Michael Collins discovered the clarinet at primary school. His headmistress, Miss Yorke, would take groups to the Robert Mayer concerts at the Royal Festival Hall. “One particular Saturday,” he relates, “it was the LSO playing Scheherazade and I told my headmistress there and then that the clarinet was the instrument I absolutely had to play. My parents couldn’t afford one but, as a horrible seven-year old, I badgered and eventually my granddad bought me a clarinet and I took to it immediately. With all the teaching I’ve done over the years, you can tell with youngsters – the way they take the clarinet out of the case and put it together, the way they bring the clarinet to their lips – you just know it was made for them, as an extension of their own bodies.”

Michael Collins
© Benjamin Ealovega

Collins is the highest profile clarinettist of his generation in Britain, but has recently extended his foray into conducting. When we meet at Wigmore Hall, he is looking hale and hearty, having just been given the all-clear after beating a ghastly colon cancer. In six months of chemotherapy, he didn’t cancel a single concert and is feeling chipper. “I’ve had some concerts recently that have been some of the best concerts I’ve given,” he beams. “It comes down to this: it doesn’t matter, just go out and enjoy yourself!”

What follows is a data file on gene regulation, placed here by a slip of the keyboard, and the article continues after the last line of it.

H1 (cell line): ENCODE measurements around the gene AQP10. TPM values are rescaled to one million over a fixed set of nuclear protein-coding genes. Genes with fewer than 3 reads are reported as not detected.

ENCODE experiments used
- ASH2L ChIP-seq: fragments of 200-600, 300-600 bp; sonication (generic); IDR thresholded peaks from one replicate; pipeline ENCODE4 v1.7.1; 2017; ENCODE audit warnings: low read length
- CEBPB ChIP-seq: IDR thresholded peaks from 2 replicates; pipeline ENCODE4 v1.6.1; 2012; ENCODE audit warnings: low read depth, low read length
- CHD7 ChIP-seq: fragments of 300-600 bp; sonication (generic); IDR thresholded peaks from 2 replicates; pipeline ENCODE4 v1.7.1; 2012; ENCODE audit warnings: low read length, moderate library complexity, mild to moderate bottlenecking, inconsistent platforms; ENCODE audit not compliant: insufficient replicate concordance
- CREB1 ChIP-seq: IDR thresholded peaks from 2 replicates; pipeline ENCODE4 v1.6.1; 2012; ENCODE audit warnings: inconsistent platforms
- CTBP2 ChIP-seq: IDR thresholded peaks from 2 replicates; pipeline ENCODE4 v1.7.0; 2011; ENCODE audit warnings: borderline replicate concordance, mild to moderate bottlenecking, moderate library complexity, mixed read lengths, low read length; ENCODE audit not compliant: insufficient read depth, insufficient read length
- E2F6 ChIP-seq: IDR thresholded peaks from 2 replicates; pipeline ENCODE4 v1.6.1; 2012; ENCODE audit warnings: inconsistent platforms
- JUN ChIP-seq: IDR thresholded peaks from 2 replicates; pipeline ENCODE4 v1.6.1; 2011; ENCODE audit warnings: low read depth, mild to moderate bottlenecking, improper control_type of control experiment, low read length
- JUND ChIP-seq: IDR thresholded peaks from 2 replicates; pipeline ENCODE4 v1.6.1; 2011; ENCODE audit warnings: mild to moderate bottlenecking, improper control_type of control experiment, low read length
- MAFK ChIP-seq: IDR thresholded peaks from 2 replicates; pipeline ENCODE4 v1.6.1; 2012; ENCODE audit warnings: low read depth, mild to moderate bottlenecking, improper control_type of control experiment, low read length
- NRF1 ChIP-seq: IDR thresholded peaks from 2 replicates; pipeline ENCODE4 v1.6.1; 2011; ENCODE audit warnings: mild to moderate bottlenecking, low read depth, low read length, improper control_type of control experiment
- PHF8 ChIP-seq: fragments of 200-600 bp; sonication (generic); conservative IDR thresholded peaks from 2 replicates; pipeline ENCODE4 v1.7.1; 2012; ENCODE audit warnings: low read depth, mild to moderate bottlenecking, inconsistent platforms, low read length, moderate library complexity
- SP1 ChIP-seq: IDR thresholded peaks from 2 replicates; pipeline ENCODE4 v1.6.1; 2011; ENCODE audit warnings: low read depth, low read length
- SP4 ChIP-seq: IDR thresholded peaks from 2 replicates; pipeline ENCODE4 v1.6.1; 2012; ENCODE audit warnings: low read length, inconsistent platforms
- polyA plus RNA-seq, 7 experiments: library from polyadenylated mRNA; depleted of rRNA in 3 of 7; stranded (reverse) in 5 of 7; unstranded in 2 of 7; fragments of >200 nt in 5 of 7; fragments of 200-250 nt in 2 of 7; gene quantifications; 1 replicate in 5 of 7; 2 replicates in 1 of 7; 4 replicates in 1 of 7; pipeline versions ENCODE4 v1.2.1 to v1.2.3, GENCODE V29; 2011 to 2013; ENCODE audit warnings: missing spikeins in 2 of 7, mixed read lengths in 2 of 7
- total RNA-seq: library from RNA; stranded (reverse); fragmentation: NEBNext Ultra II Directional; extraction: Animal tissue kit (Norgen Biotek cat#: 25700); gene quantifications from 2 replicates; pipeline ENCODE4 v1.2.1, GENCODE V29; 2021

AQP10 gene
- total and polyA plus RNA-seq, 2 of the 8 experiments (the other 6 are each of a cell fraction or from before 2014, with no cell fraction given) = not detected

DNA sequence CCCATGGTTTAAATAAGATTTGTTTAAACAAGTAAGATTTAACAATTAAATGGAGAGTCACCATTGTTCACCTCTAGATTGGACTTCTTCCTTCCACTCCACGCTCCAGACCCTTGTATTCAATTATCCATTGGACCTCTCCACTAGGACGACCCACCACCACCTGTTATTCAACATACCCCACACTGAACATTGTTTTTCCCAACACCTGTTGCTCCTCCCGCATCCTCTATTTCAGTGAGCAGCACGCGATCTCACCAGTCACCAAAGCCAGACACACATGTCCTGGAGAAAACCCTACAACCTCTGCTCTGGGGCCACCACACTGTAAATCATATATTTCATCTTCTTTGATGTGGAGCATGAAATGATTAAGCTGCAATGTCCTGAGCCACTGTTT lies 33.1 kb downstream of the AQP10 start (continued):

It’s been a long career, which began when, at the age of just 16, he got through to the final of the very first BBC Young Musician competition. “At school, I spotted the flyer on the information board and it looked very appealing,” he recalls. It was a competition that catapulted him to great things. “On the entry forms in those days you had to list your repertoire for each round should you get through.” With the bravado of youth – and just two days between woodwind semi-final, woodwind final and concerto final, Collins went for broke, vowing to learn the repertoire by heart. “For the concerto, I’d put down the Finzi. I’d gone through my music cupboard and found this beautiful turquoise-blue Boosey & Hawkes cover. I’d never even heard the piece but I put it down on the form because everyone else was choosing Mozart or Weber and I didn’t expect to get through... but I did! So Thea King, my teacher, came up to Manchester and I had a day to learn it. The next day was a rehearsal with the BBC Northern (now the BBC Philharmonic) and then the concerto final the following day!” Collins describes how King, whose husband, Frederick Thurston, had premiered the work in 1949, was “eternally grateful. It gave a lovely exposure to the piece – this was before she’d recorded it for Hyperion – because she’d tried for years to have it played, as did Gervase de Peyer, as did Jack Brymer.”

Collins had been studying with King since his early teens. “There was something about her musicality that struck a chord and that intrigued me. My lessons with her had nothing to do with the clarinet. It was all about the music.

Michael Collins
© Benjamin Ealovega